297. CHUCK NORRIS -  January 7, 2013 - 10:37 am

    WHY WOULD YOU WANT TO BANISH WORDS?!?!??!?! SOME OF THOSE THE SOCIETY I LIVE IN (GAMERS) USE OFTEN AND OTHERS ARE TRUE LITERARY WORDS. I’M SURE YOU WOULD ALSO LIKE TO BANISH THE WORD “LITERATURE” AS WELL

    Reply
  298. Niklas Ren -  January 7, 2013 - 9:46 am

    This is the most (and only) horrifying article I’ve ever read on dictionary.com very counteractive to the great incentive of vocabulary expansion ‘to banish words’, you should be ashamed of yourselves, dictionary.
    Wrecking ball – It’s a useful word – even when used as slang

    Kick the can down the road – Who is this annoying?

    Double down – I’ll give you that one, use half as a verb instead.

    Job creators – To create/generate jobs is naturally a much used expression these days, why the opposition to the use of it?

    Passion/passionate – A lot of people have passion/are passionate (for/) about many things. Perhaps a bit overused, this is still an important word in the English language.

    Spoiler alert – This expression is a nice courtesy to those of us who read reviews about things we have yet to enjoy.

    Bucket List – Overused? Perhaps a bit, but it’s a nice and simple expression.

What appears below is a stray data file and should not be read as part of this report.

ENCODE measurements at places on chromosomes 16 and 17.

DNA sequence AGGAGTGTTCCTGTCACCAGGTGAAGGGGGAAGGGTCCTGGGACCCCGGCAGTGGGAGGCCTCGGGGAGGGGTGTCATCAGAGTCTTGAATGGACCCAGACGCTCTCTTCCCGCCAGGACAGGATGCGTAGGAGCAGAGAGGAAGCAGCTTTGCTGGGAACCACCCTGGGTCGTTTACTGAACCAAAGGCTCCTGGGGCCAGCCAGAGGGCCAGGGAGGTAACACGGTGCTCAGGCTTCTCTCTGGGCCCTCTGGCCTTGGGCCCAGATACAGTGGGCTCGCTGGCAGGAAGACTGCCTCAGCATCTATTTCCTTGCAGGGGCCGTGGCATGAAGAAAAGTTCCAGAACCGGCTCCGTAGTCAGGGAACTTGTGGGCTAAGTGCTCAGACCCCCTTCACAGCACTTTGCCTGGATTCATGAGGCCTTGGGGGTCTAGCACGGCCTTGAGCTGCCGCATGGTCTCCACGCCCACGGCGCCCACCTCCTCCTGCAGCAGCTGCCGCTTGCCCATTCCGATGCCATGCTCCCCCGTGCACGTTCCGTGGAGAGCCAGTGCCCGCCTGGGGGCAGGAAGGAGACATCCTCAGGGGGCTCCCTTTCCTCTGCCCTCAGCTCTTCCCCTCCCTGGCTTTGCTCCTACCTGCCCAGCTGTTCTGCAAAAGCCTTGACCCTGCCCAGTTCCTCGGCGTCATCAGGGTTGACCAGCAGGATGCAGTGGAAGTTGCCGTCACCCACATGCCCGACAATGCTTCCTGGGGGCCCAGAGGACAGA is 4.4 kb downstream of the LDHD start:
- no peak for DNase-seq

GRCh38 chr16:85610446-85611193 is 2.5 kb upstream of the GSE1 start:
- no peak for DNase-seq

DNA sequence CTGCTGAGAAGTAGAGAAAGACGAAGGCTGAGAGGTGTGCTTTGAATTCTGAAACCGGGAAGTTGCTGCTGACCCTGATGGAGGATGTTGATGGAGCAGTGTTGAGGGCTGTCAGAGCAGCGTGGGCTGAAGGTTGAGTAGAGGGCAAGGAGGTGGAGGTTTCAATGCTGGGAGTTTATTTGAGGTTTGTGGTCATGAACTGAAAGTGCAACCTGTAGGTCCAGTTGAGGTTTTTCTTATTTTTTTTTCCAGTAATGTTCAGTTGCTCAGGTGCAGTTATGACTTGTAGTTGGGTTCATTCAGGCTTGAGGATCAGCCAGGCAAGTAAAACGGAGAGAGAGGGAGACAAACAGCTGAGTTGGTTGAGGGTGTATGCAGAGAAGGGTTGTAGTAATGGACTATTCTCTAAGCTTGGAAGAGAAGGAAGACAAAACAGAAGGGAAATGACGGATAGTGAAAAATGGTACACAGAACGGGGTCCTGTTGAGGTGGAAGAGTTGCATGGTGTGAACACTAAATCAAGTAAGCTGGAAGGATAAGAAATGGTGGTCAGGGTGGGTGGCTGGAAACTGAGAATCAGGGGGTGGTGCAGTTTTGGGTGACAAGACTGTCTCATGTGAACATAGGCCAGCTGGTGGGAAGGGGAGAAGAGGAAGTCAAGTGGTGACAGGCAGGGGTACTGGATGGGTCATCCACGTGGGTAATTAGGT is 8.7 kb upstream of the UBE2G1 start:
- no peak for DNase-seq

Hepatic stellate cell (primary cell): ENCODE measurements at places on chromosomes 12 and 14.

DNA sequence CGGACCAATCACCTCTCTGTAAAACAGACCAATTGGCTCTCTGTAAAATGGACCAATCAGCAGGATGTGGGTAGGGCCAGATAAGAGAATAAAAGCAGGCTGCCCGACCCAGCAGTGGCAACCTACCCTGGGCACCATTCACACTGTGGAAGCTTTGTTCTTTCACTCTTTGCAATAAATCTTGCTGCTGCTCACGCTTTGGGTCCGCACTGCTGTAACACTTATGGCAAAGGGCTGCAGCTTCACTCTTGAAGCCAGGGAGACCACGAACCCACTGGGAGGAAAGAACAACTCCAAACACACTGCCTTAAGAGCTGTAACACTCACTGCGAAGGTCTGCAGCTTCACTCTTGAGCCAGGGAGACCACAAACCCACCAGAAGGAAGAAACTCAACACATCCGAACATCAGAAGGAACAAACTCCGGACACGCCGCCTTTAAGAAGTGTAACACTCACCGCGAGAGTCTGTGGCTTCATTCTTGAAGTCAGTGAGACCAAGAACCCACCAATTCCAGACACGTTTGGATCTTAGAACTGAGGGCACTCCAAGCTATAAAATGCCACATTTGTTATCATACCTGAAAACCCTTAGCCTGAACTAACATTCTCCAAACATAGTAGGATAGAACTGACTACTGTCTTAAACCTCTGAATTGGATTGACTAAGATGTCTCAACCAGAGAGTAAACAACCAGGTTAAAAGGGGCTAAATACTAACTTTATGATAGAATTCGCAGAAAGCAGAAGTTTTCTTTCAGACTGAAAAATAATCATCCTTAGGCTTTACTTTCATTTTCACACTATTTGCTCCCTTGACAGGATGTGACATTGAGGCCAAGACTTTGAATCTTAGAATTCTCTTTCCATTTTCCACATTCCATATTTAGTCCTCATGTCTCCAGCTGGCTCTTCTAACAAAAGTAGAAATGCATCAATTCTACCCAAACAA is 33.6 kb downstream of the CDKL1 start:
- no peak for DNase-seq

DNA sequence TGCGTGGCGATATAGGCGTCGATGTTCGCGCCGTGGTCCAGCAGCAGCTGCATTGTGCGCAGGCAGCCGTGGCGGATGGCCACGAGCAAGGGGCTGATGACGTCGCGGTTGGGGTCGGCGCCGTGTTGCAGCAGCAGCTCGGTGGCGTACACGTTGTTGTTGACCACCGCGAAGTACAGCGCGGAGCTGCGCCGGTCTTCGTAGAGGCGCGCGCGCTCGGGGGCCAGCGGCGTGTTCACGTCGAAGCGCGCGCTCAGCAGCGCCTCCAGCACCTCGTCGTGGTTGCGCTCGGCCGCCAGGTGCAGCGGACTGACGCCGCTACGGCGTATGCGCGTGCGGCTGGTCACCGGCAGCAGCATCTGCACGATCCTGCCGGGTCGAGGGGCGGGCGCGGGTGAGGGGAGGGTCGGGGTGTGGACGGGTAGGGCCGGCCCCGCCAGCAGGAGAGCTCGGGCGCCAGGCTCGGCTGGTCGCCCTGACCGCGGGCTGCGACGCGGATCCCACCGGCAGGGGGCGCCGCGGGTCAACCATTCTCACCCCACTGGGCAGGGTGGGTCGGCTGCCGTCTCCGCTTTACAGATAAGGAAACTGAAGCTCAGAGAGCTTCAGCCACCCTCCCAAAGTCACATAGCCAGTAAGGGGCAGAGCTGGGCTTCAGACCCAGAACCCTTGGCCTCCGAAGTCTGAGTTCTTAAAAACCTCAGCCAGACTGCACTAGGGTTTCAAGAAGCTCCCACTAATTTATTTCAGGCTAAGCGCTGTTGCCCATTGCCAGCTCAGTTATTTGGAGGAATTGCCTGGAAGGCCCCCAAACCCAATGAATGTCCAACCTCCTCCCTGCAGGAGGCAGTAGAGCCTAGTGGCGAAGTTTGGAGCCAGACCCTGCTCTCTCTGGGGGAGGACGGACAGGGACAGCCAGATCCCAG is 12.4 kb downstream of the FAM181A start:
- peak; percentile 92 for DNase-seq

Superfood – This term annoys me slightly, but only slightly.

    Guru – I’ve seen some cases of uses where ‘authority’ would be a better word, but e.g. in ‘wellness Guru’ it’s clearly used to reflect the way spirituality and physical wellbeing is merged by these Asian inspired health advisors these days; you can object to the culture but the term makes sense.
    Going forward – I’m getting tired of this one too but its banishment won’t expand anyone’s vocabulary.

    Debunking, Channeling and Skin in the game – Why would you banish these?

    Gift (as a verb) – It takes some getting used to but language has to develop, and this surely makes sense grammatically.

    Conversation – Excuse me, what?

    Slippery slope – This is an important term in logical arguments ‘slippery slope’-arguments is a very explicit term that fits well in many situation and it works as a great expression if everyone involved knows what you mean by it, as in arguments about legalizing euthanasia: ‘Going down that road might be a slippery slope’. It also reflects the way we have started to think in diagrams.

    Game changer – Another term that can be easily used to express a rather complex concept effectively, because ‘game’ is an effective metaphor for anything involving rules of any kind.

    In these comments I see much better suggestions,
    Irregardless is for example the worst expression popularized in a long time.

    Reply
  299. Ryan -  January 7, 2013 - 9:25 am

    Epic and tardy. Hate em both.

    Reply
  300. CharlesD -  January 7, 2013 - 9:17 am

    Rather than “banish” a word, let us just reconsider its use.

    I suggest reconsidering VACAY. This shortening of the word vacation denotes a continuation of laziness in language, probably begun by sportscasters.